Article Text

OP0111 The association between sonographic enthesitis and radiographic joint damage in psoriatic arthritis
  1. A Polachek1,
  2. R Cook2,
  3. V Chandran1 3,
  4. D Gladman1 3,
  5. L Eder3 4
  1. 1Centre for Prognosis Studies in the Rheumatic Diseases, University Health Network, Toronto
  2. 2Department of Statistics and Actuarial Science, University of Waterloo, Waterloo
  3. 3Department of Medicine, University of Toronto
  4. 4Women's College Research Institute, Women's College Hospital, Toronto, Canada


Background Enthesitis is a common clinical finding and a key pathogenic feature in psoriatic arthritis (PsA). Ultrasound is emerging as a preferred method to assess enthesitis. Little is known about the relation between the presence of enthesitis and the severity of joint damage in patients with PsA.

Objectives Our objective was to examine the association between sonographic enthesitis and the severity of radiographic features of damage in the peripheral and axial joints in PsA.

Methods A cross-sectional study was conducted in consecutive patients with PsA. The MAdrid Sonography Enthesitis Index (MASEI) scoring system was used to quantify the extent of sonographic entheseal abnormalities in 12 entheseal sites. Total MASEI was further categorized into: bone scores (enthesophytes, erosions) and soft tissue scores (structural changes, vascularization, bursitis). Radiographic joint damage in the peripheral joints and spine was assessed independently of the ultrasound results using the modified Steinbrocker score, Modified New York Criteria for sacroiliitis and the modified Stoke Ankylosing Spondylitis Spine Score (mSASSS). Additionally, the presence of ankylosis, arthritis mutilans and periostitis in the hands or feet was determined. Linear and logistic regression models were used to assess the association between MASEI score and the radiographic features of joint damage after controlling for age, sex, BMI, PsA duration and the use of DMARDs and biologic medications.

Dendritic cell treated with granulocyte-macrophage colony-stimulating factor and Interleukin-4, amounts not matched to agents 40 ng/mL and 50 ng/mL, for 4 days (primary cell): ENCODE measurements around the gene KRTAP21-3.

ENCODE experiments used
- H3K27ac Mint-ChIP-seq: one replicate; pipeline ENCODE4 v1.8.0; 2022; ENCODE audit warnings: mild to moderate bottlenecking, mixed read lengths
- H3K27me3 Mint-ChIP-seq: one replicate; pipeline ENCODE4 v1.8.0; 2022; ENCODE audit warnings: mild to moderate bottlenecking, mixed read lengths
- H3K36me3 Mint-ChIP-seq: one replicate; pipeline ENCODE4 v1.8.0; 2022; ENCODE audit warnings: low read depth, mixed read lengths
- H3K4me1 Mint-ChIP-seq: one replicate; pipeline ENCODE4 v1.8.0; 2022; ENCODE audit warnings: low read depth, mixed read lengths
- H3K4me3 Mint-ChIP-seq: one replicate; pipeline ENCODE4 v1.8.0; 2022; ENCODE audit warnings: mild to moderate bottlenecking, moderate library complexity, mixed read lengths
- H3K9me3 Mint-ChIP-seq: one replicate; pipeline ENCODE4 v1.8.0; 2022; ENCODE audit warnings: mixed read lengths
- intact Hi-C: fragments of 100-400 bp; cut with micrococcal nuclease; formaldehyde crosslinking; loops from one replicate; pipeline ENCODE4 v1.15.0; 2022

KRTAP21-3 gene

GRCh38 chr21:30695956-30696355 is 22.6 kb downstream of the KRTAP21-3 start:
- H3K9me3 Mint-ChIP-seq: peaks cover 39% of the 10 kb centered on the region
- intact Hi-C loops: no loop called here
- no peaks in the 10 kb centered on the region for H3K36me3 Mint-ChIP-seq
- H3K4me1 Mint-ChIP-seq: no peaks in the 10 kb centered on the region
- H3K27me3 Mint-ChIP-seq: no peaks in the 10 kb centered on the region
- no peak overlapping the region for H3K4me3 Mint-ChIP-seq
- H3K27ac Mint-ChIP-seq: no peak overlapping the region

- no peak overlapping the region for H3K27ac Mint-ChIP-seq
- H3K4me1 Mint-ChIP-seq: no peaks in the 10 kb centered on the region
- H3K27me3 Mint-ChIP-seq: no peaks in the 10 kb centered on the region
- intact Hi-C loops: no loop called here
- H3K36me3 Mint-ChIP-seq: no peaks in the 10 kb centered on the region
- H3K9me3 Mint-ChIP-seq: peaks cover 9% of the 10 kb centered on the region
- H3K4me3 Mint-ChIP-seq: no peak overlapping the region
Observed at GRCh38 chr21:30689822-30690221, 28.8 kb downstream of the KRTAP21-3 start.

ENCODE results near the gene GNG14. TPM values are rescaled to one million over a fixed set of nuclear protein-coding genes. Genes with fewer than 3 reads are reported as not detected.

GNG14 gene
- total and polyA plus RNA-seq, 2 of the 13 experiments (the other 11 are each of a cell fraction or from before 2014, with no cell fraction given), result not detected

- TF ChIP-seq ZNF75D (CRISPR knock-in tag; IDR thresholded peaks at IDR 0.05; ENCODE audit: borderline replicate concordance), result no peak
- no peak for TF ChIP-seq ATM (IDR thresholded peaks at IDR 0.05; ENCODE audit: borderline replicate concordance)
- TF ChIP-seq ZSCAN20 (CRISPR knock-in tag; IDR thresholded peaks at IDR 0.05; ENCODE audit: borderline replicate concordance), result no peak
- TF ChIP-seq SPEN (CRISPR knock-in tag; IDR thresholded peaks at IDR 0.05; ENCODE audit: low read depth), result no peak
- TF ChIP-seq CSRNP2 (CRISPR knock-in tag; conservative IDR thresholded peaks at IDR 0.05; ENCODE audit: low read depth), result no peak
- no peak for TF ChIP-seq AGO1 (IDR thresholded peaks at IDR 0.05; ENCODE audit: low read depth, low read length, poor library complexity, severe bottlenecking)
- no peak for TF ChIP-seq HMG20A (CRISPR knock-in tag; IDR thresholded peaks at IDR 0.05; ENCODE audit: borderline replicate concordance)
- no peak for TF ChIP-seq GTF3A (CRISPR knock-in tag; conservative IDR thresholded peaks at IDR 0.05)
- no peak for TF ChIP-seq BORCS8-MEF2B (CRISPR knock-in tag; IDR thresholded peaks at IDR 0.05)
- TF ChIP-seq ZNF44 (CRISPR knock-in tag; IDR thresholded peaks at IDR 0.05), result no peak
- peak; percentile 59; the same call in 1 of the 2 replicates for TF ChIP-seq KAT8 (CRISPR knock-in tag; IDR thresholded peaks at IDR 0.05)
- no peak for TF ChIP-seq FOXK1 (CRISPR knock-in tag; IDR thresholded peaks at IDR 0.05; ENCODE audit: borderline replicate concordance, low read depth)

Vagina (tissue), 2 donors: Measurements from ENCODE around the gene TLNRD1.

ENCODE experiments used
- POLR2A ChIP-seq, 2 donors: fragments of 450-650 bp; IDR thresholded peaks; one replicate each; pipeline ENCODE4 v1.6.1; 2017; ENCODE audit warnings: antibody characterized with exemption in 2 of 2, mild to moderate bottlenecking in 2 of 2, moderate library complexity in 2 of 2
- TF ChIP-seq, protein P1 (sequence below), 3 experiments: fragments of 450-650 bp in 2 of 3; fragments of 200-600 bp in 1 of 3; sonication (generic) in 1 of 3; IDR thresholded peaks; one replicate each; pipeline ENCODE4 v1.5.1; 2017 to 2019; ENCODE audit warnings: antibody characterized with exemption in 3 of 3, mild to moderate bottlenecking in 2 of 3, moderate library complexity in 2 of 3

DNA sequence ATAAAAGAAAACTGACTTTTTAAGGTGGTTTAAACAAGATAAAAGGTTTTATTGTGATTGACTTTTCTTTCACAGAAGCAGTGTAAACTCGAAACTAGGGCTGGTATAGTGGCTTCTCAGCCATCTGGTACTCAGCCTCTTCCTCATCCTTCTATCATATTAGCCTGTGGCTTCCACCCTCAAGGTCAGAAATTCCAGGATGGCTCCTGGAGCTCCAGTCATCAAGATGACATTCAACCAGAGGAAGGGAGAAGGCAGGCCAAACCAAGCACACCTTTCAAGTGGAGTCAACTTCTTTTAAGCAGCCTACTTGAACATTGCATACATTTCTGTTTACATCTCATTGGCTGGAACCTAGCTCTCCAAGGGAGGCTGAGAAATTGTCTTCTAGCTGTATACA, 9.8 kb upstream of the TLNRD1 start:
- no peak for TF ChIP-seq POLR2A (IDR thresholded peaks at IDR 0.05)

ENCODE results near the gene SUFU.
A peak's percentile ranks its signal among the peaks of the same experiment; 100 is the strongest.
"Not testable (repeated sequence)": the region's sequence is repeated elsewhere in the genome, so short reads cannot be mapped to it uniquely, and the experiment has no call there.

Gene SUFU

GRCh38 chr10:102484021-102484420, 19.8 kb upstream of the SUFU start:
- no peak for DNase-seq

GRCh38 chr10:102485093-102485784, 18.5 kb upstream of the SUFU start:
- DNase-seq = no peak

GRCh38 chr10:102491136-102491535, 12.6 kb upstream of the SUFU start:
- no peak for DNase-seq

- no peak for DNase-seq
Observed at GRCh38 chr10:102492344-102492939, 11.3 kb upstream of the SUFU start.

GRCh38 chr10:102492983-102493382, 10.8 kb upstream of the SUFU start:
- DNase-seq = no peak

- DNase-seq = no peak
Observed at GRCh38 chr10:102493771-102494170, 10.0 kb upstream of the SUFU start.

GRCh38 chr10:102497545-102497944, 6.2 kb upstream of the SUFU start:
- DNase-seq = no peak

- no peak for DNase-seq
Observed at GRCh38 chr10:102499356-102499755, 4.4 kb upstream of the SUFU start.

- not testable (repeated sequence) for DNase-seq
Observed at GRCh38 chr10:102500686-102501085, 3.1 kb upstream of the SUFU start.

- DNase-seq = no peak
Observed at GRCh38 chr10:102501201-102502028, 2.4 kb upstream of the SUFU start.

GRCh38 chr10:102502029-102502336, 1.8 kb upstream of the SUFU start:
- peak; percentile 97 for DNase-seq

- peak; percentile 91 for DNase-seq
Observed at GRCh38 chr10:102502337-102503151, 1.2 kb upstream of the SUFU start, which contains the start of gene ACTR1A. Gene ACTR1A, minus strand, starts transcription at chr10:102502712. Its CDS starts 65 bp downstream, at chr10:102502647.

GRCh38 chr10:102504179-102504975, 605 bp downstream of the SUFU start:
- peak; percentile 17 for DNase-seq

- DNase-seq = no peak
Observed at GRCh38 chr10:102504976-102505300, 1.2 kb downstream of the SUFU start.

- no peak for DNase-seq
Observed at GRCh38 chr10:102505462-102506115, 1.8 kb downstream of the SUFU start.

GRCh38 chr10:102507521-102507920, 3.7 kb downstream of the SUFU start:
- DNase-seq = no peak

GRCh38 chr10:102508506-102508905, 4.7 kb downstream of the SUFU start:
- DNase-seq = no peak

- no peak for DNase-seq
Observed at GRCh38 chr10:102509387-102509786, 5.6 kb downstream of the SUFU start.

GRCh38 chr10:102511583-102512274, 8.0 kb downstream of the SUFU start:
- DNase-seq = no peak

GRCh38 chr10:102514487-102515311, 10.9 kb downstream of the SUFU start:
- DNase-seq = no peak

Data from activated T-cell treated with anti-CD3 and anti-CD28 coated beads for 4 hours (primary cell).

Results 222 patients were included (58% men) with mean (s.d.) age of 55.9 (12.9) years and PsA duration of 16.7 (12.4) years. The mean MASEI score was 15.6 (12.6). The mean modified Steinbrocker score was 18.1 (32.3), mSASSS was 1.7 (7.3) and 37% had sacroiliitis. Multivariate regression analyses found an association between higher scores of MASEI scores and peripheral joint damage: modified Steinbrocker score (β 9.26, p<0.0001), joint ankylosis (Odds Ration (OR) 2.09, p=0.0001) and arthritis mutilans (OR 1.73, p=0.005). The association between MASEI scores and periostitis was of borderline statistical significance (OR 1.29, p=0.06). Similarly, an association was found in multivariate analyses between higher MASEI scores and axial damage as measured by mSASSS (β 1.55, p≤0.0001) and sacroiliitis (OR 1.36, p=0.02). Sub-analysis showed that the MASEI bone score were more strongly associated with radiographic damage outcomes than the MASEI soft tissue score.

Conclusions The severity of sonographic enthesitis is a marker of radiographic peripheral and axial joint damage in PsA. The association was found with both erosive and bone formation lesions. These findings highlight the potential role of enthesitis in the pathogenesis of articular damage in PsA.

Disclosure of Interest None declared

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